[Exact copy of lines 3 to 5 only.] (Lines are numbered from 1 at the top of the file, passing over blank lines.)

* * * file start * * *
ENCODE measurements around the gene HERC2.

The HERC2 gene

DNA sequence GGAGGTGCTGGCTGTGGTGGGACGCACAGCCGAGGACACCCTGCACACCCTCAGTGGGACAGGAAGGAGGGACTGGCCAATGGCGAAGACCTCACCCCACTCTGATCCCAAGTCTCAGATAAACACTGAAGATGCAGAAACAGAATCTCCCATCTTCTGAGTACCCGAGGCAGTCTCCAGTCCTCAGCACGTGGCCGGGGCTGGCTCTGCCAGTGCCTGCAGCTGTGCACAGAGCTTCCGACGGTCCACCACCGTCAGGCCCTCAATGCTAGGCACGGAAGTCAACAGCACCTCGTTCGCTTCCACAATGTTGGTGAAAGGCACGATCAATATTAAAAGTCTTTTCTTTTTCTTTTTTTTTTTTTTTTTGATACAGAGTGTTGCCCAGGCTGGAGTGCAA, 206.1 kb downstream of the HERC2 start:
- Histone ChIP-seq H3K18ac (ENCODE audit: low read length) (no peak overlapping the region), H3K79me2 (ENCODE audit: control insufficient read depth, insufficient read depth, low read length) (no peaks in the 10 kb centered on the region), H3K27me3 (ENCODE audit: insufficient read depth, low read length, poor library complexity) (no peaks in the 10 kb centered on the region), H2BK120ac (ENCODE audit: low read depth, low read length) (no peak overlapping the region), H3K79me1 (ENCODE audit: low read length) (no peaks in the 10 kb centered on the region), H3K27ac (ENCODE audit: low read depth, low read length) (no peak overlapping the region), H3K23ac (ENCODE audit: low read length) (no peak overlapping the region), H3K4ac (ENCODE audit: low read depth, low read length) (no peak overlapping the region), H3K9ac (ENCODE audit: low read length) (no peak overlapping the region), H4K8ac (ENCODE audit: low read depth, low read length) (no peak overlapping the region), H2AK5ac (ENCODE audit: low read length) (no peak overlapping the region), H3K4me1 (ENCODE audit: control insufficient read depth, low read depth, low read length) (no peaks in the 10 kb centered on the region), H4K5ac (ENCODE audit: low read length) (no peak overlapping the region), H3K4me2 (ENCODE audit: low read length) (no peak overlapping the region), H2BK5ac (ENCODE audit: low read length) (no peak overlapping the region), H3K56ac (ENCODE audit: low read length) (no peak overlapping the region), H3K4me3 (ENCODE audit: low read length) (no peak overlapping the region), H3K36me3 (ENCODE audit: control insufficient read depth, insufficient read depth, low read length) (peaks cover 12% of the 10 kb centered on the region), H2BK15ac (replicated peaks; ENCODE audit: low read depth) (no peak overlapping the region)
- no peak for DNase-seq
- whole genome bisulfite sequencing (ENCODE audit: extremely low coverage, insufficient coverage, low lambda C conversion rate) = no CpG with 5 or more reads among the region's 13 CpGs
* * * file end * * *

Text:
DNA sequence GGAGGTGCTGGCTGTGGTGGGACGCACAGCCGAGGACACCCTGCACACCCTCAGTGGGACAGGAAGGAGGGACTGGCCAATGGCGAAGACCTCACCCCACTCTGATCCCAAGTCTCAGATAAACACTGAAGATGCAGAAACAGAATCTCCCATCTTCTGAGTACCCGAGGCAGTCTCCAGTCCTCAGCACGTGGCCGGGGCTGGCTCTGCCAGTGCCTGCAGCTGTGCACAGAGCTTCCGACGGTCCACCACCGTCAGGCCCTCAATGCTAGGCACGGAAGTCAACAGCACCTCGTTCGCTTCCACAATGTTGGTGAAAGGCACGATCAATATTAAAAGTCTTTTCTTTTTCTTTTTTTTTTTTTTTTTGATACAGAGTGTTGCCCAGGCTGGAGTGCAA, 206.1 kb downstream of the HERC2 start:
- Histone ChIP-seq H3K18ac (ENCODE audit: low read length) (no peak overlapping the region), H3K79me2 (ENCODE audit: control insufficient read depth, insufficient read depth, low read length) (no peaks in the 10 kb centered on the region), H3K27me3 (ENCODE audit: insufficient read depth, low read length, poor library complexity) (no peaks in the 10 kb centered on the region), H2BK120ac (ENCODE audit: low read depth, low read length) (no peak overlapping the region), H3K79me1 (ENCODE audit: low read length) (no peaks in the 10 kb centered on the region), H3K27ac (ENCODE audit: low read depth, low read length) (no peak overlapping the region), H3K23ac (ENCODE audit: low read length) (no peak overlapping the region), H3K4ac (ENCODE audit: low read depth, low read length) (no peak overlapping the region), H3K9ac (ENCODE audit: low read length) (no peak overlapping the region), H4K8ac (ENCODE audit: low read depth, low read length) (no peak overlapping the region), H2AK5ac (ENCODE audit: low read length) (no peak overlapping the region), H3K4me1 (ENCODE audit: control insufficient read depth, low read depth, low read length) (no peaks in the 10 kb centered on the region), H4K5ac (ENCODE audit: low read length) (no peak overlapping the region), H3K4me2 (ENCODE audit: low read length) (no peak overlapping the region), H2BK5ac (ENCODE audit: low read length) (no peak overlapping the region), H3K56ac (ENCODE audit: low read length) (no peak overlapping the region), H3K4me3 (ENCODE audit: low read length) (no peak overlapping the region), H3K36me3 (ENCODE audit: control insufficient read depth, insufficient read depth, low read length) (peaks cover 12% of the 10 kb centered on the region), H2BK15ac (replicated peaks; ENCODE audit: low read depth) (no peak overlapping the region)
- no peak for DNase-seq